In March of 1891 his wife Rosalia died. Larrazolo was left with the responsibility of raising his family and extended family. After one and one-half years as a widower, he married Maria Garcia in August of 1892. When his mother died in 1893, he began considering the business and political opportunities in New Mexico and, in 1895, Octaviano and Maria Larrazolo moved their family to Las Vegas, New Mexico.
Larrazolo established a law office in Las Vegas where he also became involved in civic and public affairs and in the Democratic party. He put his public speaking ability to good effect and was known as the "silver-tongued orator" throughout the Southwest. By the 1900s he had developed a wide reputation as a successful attorney and public speaker. In 1900 he was asked to run as the Democratic party candidate for delegate to the congress of the United States, but was defeated by Bernard S. Rodey. Continuing his law practice in Las Vegas, Larrazolo also wrote extensively in Spanish for such newspapers as La Voz del Pueblo and Revista Catolica. His newspaper articles and speeches stressed the need for more and better educational facilities in the territory and strongly advocated bilingualism.
In 1906 Governor of the Territory Miguel Otero appointed Larrazolo to the Board of Regents of the New Mexico Normal University. He was persuaded to run again as the Democratic candidate for congress. The outcome was the same as in 1900, with Larrazolo losing by small margins in highly contested races in 1906 and again in 1908. By 1910 the issue of statehood occupied much of his time. He worked diligently to include safeguards for the rights of "Spanish-Americans" in the drafting of the constitution. Because of the opposition of the Democratic party to the 1910 constitution of New Mexico, Larrazolo changed parties.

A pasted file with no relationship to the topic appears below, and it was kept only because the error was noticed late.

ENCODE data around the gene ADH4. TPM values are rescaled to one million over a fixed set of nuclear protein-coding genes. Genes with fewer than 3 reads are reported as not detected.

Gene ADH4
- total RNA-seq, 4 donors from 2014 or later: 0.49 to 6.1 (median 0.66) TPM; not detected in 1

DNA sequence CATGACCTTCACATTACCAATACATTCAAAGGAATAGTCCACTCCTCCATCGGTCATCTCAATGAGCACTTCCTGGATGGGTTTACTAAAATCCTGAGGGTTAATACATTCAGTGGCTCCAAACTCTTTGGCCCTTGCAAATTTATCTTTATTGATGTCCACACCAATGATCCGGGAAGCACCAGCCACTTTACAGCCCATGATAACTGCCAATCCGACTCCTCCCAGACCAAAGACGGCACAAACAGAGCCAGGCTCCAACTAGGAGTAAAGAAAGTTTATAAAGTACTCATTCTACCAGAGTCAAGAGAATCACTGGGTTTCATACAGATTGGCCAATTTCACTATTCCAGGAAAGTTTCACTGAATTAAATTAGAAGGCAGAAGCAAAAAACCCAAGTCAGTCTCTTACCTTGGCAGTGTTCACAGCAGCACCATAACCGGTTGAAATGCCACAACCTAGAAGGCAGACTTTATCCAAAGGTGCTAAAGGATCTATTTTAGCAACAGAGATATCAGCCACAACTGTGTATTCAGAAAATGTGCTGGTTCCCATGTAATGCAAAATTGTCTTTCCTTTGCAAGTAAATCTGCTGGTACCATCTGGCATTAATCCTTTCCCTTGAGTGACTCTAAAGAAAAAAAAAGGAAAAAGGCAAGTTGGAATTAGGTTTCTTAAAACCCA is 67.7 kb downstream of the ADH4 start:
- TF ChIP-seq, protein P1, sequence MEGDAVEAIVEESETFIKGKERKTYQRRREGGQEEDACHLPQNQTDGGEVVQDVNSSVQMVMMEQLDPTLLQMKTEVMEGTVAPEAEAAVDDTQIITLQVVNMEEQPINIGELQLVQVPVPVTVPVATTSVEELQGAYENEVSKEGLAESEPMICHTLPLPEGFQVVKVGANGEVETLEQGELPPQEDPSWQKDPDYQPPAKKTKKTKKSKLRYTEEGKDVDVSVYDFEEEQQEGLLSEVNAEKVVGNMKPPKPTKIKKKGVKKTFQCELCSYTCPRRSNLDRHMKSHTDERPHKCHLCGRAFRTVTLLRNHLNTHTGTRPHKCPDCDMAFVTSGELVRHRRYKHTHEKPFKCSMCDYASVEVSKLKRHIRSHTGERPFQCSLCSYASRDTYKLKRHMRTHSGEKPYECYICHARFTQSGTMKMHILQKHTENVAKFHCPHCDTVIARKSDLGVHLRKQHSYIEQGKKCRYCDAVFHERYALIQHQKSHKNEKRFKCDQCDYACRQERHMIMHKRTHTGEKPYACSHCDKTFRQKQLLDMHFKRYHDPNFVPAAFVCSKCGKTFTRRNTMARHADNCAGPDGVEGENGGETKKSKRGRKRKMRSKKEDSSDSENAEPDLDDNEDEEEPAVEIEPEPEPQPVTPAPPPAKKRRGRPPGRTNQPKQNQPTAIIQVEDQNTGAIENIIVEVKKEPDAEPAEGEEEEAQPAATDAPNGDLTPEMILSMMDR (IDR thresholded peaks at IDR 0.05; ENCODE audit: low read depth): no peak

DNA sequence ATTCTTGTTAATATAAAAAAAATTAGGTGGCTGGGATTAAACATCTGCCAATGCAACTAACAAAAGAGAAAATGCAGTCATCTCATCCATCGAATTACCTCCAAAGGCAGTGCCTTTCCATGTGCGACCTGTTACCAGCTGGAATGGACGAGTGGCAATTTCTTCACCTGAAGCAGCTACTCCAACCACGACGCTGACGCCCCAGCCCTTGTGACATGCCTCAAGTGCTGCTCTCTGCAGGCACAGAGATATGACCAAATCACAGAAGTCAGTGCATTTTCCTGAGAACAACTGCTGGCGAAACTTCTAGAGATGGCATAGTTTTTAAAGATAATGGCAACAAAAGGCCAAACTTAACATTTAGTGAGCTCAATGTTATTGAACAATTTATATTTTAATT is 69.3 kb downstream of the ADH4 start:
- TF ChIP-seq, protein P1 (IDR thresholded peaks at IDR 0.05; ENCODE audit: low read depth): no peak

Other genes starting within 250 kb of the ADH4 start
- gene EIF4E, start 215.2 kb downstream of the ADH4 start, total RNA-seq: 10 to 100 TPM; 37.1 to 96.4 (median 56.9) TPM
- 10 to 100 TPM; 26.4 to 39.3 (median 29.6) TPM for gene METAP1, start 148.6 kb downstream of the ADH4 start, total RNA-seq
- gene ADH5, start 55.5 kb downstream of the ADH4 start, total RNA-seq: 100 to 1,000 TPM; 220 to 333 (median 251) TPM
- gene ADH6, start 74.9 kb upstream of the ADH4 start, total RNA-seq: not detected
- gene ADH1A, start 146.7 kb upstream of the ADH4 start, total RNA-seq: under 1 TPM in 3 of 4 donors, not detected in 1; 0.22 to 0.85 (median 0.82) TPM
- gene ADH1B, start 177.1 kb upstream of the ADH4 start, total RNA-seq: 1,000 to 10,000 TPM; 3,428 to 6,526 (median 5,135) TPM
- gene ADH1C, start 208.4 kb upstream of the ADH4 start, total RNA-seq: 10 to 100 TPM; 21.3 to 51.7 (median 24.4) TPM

On November 5, 1918, Larrazolo was elected as the first Republican governor of New Mexico. He worked on issues relating to education, particularly bilingual education; hemispheric solidarity between the United States and the countries of Latin America, especially with Mexico; public health; employment for returning war veterans; the Rio Grande water conservancy district; problems of farmers; women suffrage; highway construction; the mining industry; and the rights of labor and management. Larrazolo also worked on issues concerning public lands and federal ownership and was associated with the Good Roads Association, which elected him president in 1922. He was not nominated to a second term as Governor of New Mexico.
In 1921 Larrazolo moved back to El Paso to open a law office with Nick Meyer attending to business in the area as well as in the Republic of Mexico. However, by 1922 he was back in New Mexico, having opened a law office in Albuquerque. He continued handling business matters in El Paso and Mexico and worked for the "progressive" movement and against "bossism" in New Mexico. In 1926 Larrazolo became the republican candidate for state House of Representatives and was elected to that position. In 1928 at the age of sixty-nine Octaviano Larrazolo was elected to a short term as U.S. senator. He enjoyed the distinction of being the only native of Mexico elected governor of the state and became the only Mexican native elected to the upper House of the United States Congress, where he continued to press for better education in the state of New Mexico and for the ceding of federally held public lands in the West to the states themselves. Octaviano A. Larrazolo died on April 7, 1930.
From the guide to the Octaviano A. Larrazolo Papers, 1841-1981 (bulk 1885-1930), (University of New Mexico. Center for Southwest Research.)